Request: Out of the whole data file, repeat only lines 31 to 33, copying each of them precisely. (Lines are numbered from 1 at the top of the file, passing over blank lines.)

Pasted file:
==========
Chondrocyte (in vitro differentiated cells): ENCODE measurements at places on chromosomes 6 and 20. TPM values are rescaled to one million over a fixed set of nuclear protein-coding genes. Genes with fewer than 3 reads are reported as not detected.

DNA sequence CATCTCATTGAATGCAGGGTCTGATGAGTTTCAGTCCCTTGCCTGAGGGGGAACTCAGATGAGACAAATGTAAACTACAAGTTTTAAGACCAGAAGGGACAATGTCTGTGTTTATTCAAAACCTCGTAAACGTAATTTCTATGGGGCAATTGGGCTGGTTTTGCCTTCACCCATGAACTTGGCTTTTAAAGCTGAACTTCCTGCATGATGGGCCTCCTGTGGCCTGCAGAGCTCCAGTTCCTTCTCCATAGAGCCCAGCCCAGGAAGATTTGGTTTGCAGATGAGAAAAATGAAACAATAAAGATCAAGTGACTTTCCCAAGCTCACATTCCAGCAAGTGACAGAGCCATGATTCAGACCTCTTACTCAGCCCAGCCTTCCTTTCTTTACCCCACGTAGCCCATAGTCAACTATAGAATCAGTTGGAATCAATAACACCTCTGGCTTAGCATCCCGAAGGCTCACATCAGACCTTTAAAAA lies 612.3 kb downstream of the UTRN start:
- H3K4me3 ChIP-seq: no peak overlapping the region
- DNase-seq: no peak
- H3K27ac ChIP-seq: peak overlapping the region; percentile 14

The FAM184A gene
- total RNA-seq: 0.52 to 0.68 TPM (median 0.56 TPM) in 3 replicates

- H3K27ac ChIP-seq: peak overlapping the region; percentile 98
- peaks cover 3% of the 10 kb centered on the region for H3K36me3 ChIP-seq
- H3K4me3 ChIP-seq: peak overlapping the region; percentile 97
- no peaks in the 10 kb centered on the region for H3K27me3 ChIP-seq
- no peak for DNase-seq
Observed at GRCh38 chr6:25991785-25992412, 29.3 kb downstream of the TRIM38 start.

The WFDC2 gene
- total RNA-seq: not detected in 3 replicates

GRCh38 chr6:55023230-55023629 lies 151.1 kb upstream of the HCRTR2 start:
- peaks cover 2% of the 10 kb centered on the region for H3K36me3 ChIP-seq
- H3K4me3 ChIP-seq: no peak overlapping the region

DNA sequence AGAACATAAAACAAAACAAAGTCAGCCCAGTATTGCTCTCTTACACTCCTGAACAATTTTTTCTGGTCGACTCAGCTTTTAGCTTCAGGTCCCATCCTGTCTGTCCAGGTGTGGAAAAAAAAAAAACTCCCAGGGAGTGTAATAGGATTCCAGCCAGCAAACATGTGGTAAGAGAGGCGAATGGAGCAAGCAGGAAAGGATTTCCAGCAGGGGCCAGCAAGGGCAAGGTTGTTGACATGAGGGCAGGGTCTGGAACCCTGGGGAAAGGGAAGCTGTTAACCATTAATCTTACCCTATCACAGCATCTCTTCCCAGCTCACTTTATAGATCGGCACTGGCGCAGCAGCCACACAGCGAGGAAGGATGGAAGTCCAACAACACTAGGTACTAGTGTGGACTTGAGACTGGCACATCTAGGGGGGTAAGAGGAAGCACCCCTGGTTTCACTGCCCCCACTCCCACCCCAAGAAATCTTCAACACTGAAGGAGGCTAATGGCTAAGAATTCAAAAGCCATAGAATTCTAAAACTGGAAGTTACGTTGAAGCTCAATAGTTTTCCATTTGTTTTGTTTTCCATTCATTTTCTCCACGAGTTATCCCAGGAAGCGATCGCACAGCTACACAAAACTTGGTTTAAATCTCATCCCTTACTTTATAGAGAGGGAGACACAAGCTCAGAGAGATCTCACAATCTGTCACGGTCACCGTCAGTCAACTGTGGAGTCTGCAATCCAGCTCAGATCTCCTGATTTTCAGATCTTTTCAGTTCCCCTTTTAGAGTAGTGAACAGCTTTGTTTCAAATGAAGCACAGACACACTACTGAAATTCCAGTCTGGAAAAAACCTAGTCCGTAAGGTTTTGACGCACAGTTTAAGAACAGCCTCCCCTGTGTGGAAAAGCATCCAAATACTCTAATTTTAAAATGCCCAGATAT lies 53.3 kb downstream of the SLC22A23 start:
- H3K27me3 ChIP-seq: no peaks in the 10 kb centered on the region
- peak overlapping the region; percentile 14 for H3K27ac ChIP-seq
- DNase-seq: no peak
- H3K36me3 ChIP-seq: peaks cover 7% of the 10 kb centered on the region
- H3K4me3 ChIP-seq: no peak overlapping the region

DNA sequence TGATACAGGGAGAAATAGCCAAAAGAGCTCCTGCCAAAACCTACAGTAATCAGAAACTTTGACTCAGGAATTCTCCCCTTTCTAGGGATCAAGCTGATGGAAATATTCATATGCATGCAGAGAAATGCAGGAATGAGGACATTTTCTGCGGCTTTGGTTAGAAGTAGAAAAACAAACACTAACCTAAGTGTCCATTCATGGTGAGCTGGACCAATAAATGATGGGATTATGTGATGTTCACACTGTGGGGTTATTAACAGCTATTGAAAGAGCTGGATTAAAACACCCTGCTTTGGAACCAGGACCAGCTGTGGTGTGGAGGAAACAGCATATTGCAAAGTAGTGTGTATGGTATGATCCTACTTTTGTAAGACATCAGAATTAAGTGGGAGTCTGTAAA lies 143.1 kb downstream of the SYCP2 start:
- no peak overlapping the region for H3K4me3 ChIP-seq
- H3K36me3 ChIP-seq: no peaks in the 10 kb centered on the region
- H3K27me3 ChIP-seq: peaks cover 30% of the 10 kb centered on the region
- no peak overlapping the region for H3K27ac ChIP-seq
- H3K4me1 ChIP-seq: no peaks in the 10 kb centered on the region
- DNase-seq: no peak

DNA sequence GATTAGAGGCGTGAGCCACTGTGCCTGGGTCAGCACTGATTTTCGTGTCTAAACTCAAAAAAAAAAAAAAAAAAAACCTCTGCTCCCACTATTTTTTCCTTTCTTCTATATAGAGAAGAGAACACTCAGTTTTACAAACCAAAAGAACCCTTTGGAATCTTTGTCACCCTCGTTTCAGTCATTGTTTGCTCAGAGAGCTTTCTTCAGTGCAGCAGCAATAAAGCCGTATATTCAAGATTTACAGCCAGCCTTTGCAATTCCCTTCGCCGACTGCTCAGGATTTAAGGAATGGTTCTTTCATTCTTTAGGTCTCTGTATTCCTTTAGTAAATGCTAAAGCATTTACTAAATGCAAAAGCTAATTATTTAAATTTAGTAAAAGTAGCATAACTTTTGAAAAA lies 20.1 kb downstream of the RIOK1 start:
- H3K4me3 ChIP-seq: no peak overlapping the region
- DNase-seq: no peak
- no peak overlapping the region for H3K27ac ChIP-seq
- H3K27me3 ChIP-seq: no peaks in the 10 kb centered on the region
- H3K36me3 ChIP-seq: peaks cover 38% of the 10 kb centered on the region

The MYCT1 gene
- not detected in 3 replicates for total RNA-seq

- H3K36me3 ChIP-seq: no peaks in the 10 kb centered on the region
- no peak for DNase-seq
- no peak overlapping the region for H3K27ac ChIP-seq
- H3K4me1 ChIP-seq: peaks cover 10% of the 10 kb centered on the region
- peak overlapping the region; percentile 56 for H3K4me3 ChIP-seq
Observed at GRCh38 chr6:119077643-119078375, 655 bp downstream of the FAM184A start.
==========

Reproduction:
- DNase-seq: no peak

DNA sequence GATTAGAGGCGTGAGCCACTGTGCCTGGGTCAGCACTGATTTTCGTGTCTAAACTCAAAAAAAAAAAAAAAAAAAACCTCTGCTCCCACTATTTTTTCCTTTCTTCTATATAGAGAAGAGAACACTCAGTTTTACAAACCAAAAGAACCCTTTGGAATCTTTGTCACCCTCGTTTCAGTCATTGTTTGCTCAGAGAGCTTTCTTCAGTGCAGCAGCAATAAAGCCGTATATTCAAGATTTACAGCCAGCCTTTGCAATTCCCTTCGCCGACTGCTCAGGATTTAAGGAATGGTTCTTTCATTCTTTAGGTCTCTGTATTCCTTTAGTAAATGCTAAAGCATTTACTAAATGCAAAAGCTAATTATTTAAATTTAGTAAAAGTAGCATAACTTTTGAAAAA lies 20.1 kb downstream of the RIOK1 start:
- H3K4me3 ChIP-seq: no peak overlapping the region